• "He who is greatest among you shall be your servant; whoever exalts himself will be humbled, and whoever humbles himself will be exalted." (vs. 11-12)

See? Jesus is concerned with THEIR DISPOSITION. Continuing on, we see that the scribes and Pharisees:
  • "shut the kingdom of heaven against men" (vs. 13)
  • make proselytes a child of hell (cf. vs. 15)
  • make false distinctions between oaths (cf. vs. 16-22)
  • "have neglected the weightier matters of the law" (vs. 23)
  • "are full of extortion and rapacity" (vs. 25)
  • "are like whitewashed tombs" (vs. 27), "full of hypocrisy and iniquity" (vs. 28)
  • fill up the measure of God's wrath against their fathers for murdering the prophets (vs. 29-36)

Jesus issues 7 woes against them in this chapter for being the "hypocrites" and "blind guides" that they are. You have to understand vs. 8-10 in light of this context. Jesus' whole point is that the scribes and Pharisees exhibit a dastardly conduct that should not be imitated and they do not live up to the honor that they receive. God alone is the great and perfect Father, Rabbi, and Master. We can only fulfill these positions in a derivative sense.

Finally, think about it, Jesus is pissed off and fed up. He is angry, filled with righteous indignation. It makes perfect sense that He would use hyperbolic language. "You have ONE teacher" (vs. 8), "you have ONE father" (vs. 9), "you have ONE master" (vs. 10) ... yet obviously we have all had more teachers and fathers and masters than simply God. Thus, Jesus is NOT speaking literally, He is using exaggerated language. Verse 24 from this same chapter ("You blind guides, straining out a gnat and swallowing a camel!") is obviously hyperbolic. Verses 8-10 are said in the same vein.

Like I said before, the Catholic interpretation is the only one that squares with the context of the passage and the greater body of Scripture. I humbly submit that your bias against Catholicism is causing you to misinterpret this passage. If you will simply put that aside, even just for a moment, I think you will see that what I am saying about this passage is true.

Pax Christi,

PS: From here you may proceed to Part Three.

Wednesday, March 06, 2013

Debate with "Russell" on Calling Priests "Father"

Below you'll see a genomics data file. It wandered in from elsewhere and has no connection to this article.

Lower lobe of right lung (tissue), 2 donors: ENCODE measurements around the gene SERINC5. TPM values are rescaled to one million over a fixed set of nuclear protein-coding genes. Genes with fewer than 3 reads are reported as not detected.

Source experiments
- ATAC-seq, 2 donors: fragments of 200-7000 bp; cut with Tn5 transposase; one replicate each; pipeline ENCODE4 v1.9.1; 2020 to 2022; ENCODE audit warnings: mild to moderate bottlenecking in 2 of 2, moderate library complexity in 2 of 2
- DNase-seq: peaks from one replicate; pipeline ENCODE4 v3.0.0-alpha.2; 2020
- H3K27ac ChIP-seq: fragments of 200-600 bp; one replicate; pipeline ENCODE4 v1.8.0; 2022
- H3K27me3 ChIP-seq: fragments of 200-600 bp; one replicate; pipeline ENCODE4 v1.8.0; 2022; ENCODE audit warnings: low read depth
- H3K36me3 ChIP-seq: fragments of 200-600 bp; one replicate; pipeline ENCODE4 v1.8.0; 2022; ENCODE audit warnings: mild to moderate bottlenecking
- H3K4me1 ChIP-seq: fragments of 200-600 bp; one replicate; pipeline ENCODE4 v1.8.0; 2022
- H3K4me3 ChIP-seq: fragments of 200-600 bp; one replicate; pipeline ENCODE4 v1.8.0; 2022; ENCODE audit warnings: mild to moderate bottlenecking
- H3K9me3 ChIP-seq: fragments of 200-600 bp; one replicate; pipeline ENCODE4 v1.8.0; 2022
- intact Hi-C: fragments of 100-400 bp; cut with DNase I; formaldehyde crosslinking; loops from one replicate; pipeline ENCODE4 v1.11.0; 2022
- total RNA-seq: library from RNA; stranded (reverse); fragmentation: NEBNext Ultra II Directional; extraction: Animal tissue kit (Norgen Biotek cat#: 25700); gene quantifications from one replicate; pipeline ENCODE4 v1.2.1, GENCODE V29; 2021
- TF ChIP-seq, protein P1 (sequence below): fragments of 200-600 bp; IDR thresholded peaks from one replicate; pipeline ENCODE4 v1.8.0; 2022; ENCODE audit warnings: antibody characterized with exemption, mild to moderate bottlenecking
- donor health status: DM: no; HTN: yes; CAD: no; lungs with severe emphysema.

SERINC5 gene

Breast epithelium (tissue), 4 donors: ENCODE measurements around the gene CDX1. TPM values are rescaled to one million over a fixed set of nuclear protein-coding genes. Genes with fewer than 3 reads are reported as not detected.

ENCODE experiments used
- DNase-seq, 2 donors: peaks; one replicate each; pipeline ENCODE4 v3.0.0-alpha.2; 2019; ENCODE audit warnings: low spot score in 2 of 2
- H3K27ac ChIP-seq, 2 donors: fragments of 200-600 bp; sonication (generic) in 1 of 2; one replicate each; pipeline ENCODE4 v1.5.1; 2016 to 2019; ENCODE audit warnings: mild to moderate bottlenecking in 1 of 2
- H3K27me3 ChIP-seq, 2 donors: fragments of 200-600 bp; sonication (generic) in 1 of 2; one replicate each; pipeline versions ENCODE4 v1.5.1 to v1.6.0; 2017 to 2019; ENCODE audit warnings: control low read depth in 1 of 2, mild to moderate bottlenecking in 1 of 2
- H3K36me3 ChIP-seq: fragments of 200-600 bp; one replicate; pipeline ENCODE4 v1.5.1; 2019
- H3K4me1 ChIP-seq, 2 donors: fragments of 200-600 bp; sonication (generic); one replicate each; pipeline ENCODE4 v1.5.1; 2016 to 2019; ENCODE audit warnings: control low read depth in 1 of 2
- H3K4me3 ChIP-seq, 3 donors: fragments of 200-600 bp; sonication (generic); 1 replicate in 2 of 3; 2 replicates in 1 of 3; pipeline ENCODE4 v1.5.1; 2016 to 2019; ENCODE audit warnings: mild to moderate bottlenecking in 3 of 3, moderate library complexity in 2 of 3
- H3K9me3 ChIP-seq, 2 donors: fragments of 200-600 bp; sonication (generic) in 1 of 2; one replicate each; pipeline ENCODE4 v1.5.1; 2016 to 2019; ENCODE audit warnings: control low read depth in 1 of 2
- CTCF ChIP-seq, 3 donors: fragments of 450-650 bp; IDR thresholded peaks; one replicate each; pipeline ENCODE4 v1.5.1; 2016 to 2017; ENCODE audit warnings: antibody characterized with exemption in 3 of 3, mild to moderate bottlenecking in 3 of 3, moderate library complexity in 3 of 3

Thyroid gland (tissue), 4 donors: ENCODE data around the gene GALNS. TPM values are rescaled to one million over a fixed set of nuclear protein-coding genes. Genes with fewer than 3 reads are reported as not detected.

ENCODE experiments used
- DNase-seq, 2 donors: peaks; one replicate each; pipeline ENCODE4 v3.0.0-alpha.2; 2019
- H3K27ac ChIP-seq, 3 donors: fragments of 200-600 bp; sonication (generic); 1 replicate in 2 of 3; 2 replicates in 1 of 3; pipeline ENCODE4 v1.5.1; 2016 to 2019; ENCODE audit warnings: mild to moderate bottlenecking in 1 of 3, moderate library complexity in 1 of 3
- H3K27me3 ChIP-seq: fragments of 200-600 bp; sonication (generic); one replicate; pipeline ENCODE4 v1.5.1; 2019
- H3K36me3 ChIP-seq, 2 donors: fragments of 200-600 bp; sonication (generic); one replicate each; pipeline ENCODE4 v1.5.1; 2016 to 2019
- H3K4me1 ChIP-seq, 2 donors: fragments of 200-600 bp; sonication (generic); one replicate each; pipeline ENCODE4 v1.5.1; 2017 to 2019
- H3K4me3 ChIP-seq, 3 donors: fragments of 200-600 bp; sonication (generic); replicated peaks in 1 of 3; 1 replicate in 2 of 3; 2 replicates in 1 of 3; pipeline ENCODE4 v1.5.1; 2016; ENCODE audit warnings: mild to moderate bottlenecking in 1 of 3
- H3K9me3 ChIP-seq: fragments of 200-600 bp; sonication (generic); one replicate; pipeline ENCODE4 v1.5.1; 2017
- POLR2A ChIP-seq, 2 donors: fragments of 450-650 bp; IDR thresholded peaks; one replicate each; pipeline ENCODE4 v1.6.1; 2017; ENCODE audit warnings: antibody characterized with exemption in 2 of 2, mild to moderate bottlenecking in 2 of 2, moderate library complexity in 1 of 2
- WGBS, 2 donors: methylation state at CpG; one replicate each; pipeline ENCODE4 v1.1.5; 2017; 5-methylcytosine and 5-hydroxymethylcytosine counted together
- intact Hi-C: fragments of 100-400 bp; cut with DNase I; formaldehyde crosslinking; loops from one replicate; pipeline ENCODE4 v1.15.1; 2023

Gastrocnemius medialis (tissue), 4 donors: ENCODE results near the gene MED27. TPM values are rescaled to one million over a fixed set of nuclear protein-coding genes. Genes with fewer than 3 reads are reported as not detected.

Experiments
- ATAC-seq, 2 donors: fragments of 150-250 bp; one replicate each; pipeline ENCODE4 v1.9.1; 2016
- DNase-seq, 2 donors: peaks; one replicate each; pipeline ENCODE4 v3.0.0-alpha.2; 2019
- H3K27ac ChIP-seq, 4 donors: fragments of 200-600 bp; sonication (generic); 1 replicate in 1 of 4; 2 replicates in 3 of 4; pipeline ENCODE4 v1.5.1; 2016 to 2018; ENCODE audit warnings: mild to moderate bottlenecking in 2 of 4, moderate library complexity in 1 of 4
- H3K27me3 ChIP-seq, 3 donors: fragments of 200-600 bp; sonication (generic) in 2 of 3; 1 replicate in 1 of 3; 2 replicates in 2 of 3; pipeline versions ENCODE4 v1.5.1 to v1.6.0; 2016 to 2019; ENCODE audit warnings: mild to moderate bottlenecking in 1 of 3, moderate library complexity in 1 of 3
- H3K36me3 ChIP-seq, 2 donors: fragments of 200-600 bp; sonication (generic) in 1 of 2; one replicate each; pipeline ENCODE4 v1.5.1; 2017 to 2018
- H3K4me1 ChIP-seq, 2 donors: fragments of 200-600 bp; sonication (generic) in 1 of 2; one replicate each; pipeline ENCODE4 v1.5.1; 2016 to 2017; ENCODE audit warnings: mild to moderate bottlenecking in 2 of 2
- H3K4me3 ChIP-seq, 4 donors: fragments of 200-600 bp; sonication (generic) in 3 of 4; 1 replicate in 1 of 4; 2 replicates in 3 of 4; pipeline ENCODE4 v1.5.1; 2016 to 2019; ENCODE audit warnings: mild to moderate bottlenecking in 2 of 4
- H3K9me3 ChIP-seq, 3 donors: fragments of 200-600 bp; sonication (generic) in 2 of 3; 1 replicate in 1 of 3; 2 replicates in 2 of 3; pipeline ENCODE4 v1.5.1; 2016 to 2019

Someone named "Russell" who is the author of the "Answering Catholic Claims" blog recently left a comment on my post about Mt 23:8-10 and calling priests "father". Here is his comment and my response. His words will be indented and italicized.
I agree with a lot of things you said, but I still don’t agree with your final conclusion.

Now, there is nothing wrong with calling a human “a” spiritual father / teacher / rabbi, etc., but to call them “Father,” “Teacher,” or “Rabbi” directly as a spiritual title is wrong (and this would include the use of the Protestant title “Reverend,” as well). These are forbidden as formal religious TITLES OF HONOR. If all Christians are “brothers” in Christ (Matthew 23:8), then there should be no elevated religious titles among Christians.

Matthew 23 is not against “biological,” “spiritual,” or “ancestral” fathers, since they are recognized as legitimate roles elsewhere in Scripture. And since Jesus does not condemn the role of pastor, you could refer to a man as “a pastor” or “the pastor,” but the term should not be used as a formal, personal, spiritual title. Although we all have different functions in the church, where some are certainly (and rightfully) leaders, Jesus clearly forbids the self-exalting titles that men often want to use.

By the way, there is no reason to believe that Jesus was using hyperbole here, in view of the context. For example, He wasn’t exaggerating when He said, “You are all brothers”, and He wasn’t exaggerating when he described the antics of the scribes and Pharisees.

Russell ... thank you for your comment. I see what you mean. The examples I provided describe a position, not a title that was being used. I wonder though: were the people wrong when they called John the Baptist "Rabbi" (Jn 3:36) and "Teacher" (Lk 3:12)? What about "King"? That title is used quite extensively in Scripture. See, for example:
  • "King Saul": 1 Sam 18:6
  • "King David": 2 Sam 3:31; 5:3; 6:12, 16; 7:18; 8:8, 10-11; 9:5; 13:21; 16:5-6; 17:17, 21; 19:11, 16; 20:21; 1 Ki 1:1, 13, 28, 31-32, 37-38, 43, 47
  • "King Solomon": 1 Ki 1:34, 39, 51, 53; 2:17, 19, 22-23, 25, 29, 45; 4:1, 27; 5:13; 6:2; 7:13-14, 40
  • "King Adonijah": 1 Ki 1:25
  • "King Herod": Mk 6:14
  • "King Agrippa": Acts 25:24, 26; 26:2, 19, 27
  • "King Aretas": 2 Cor 11:32

Jesus even told a parable where servants refer to their owner as "Master" (cf. Mt 25:14-30). What we see from all of this is that there is nothing wrong with using titles to refer to a person's position among the people. Jesus' issue was with people who seek certain positions because of the title that it affords them, or who do not live up to the title that they have received.